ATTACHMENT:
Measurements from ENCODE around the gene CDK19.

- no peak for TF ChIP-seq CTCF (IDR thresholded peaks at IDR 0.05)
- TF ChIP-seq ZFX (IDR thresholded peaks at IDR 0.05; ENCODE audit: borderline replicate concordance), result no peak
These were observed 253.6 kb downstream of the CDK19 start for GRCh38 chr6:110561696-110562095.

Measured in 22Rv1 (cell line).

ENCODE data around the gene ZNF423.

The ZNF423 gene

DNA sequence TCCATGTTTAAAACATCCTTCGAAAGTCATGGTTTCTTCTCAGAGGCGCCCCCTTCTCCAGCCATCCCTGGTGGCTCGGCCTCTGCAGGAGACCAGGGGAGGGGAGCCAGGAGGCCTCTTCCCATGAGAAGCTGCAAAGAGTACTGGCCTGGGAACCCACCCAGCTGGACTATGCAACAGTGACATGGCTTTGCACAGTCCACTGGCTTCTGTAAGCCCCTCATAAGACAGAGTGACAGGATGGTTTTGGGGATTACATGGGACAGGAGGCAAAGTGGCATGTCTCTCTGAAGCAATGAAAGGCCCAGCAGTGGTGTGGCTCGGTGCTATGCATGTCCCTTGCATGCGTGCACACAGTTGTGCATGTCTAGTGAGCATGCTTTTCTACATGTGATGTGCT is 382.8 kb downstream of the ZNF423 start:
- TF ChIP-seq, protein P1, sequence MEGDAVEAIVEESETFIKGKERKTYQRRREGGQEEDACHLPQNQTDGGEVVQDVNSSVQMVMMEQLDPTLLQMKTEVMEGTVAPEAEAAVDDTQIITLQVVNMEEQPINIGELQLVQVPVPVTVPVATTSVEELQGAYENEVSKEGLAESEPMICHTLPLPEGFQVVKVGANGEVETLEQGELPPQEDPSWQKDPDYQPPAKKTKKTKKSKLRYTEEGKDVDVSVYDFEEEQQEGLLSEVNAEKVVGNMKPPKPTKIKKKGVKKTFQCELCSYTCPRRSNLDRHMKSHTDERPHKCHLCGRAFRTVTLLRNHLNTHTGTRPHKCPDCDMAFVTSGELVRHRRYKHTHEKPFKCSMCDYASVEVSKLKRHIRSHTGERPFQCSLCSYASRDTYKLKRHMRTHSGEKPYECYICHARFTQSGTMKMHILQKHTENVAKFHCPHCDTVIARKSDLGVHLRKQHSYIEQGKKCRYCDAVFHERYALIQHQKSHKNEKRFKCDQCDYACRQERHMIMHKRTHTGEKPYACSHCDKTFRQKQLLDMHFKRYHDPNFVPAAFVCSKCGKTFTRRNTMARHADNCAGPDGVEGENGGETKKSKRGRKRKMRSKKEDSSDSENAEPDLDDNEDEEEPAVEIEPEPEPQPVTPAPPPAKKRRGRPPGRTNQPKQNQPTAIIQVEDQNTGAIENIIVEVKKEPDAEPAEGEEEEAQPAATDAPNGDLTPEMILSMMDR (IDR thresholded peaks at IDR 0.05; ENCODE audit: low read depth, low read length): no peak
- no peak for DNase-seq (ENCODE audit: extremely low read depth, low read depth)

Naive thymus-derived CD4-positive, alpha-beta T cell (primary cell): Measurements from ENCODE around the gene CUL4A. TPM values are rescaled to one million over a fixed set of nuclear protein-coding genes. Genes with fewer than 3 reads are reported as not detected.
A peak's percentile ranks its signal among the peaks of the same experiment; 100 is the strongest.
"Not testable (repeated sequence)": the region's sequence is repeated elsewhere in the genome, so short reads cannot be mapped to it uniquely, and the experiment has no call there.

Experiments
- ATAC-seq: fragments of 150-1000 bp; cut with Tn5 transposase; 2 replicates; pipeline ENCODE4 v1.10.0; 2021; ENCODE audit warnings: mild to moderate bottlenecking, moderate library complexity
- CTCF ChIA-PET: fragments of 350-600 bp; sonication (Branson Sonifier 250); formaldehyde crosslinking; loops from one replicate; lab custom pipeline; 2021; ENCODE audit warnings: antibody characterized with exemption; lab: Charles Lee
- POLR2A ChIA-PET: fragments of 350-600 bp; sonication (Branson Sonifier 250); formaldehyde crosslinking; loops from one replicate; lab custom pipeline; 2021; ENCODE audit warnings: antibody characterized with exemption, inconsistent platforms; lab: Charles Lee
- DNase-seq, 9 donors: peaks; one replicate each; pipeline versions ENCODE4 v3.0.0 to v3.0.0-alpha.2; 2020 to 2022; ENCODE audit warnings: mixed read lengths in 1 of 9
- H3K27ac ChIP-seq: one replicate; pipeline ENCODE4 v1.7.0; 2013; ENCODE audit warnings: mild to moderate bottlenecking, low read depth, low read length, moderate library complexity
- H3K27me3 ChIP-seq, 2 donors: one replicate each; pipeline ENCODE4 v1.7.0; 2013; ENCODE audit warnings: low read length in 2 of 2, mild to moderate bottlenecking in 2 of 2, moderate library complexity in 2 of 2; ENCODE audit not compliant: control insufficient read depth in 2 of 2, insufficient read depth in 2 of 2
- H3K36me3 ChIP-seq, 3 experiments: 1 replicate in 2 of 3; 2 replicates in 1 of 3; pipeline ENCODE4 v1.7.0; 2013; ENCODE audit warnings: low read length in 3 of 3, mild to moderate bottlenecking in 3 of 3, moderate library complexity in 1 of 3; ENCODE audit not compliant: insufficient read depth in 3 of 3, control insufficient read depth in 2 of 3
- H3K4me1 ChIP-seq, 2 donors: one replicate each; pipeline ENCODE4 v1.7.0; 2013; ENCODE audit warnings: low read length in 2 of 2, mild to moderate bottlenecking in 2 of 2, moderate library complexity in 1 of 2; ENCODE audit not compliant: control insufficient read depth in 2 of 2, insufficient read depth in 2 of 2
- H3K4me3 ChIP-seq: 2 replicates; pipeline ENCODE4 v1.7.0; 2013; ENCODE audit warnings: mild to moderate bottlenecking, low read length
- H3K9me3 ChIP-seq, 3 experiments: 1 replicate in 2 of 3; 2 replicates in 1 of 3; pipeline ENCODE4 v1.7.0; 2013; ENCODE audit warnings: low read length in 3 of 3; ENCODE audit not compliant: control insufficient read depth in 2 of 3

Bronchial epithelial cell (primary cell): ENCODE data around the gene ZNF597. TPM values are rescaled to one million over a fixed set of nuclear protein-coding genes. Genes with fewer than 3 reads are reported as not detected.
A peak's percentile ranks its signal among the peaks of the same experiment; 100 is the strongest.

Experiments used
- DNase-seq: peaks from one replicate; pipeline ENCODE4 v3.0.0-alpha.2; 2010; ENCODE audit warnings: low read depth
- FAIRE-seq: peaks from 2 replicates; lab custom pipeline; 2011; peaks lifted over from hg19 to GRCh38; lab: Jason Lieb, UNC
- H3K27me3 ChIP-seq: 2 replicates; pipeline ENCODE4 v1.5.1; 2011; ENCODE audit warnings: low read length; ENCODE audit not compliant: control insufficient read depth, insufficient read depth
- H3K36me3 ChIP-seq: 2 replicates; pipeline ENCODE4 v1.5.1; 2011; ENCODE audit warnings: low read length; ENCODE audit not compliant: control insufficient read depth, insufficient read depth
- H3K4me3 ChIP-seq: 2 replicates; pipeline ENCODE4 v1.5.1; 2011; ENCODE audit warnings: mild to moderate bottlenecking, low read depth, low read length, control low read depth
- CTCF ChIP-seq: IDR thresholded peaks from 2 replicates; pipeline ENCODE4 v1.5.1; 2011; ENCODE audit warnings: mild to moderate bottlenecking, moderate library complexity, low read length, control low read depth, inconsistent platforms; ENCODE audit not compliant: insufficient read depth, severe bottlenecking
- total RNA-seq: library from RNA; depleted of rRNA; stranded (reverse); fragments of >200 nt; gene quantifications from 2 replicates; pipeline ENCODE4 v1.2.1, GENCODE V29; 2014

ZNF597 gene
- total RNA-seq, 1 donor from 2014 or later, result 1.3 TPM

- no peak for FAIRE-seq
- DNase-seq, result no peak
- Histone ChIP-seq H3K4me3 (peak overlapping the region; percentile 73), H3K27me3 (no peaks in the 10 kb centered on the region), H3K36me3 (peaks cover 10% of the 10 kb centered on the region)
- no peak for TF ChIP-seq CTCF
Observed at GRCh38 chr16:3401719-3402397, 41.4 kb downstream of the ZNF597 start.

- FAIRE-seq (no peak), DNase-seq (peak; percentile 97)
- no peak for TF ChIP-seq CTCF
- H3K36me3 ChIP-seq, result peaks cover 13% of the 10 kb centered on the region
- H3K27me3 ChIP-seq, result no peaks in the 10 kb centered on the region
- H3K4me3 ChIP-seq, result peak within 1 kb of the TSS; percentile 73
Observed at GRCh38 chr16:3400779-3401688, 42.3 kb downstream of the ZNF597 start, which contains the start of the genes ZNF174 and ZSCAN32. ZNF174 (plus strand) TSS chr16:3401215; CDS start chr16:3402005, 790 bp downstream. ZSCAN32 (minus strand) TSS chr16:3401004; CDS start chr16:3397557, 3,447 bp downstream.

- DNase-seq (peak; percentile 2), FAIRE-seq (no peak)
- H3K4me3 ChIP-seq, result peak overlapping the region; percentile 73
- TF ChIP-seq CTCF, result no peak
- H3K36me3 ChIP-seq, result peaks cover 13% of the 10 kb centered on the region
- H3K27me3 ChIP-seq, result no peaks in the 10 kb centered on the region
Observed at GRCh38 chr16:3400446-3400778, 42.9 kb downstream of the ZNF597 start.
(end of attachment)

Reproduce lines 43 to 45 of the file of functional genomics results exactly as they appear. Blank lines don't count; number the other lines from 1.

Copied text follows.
- no peak for TF ChIP-seq CTCF
- H3K36me3 ChIP-seq, result peaks cover 13% of the 10 kb centered on the region
- H3K27me3 ChIP-seq, result no peaks in the 10 kb centered on the region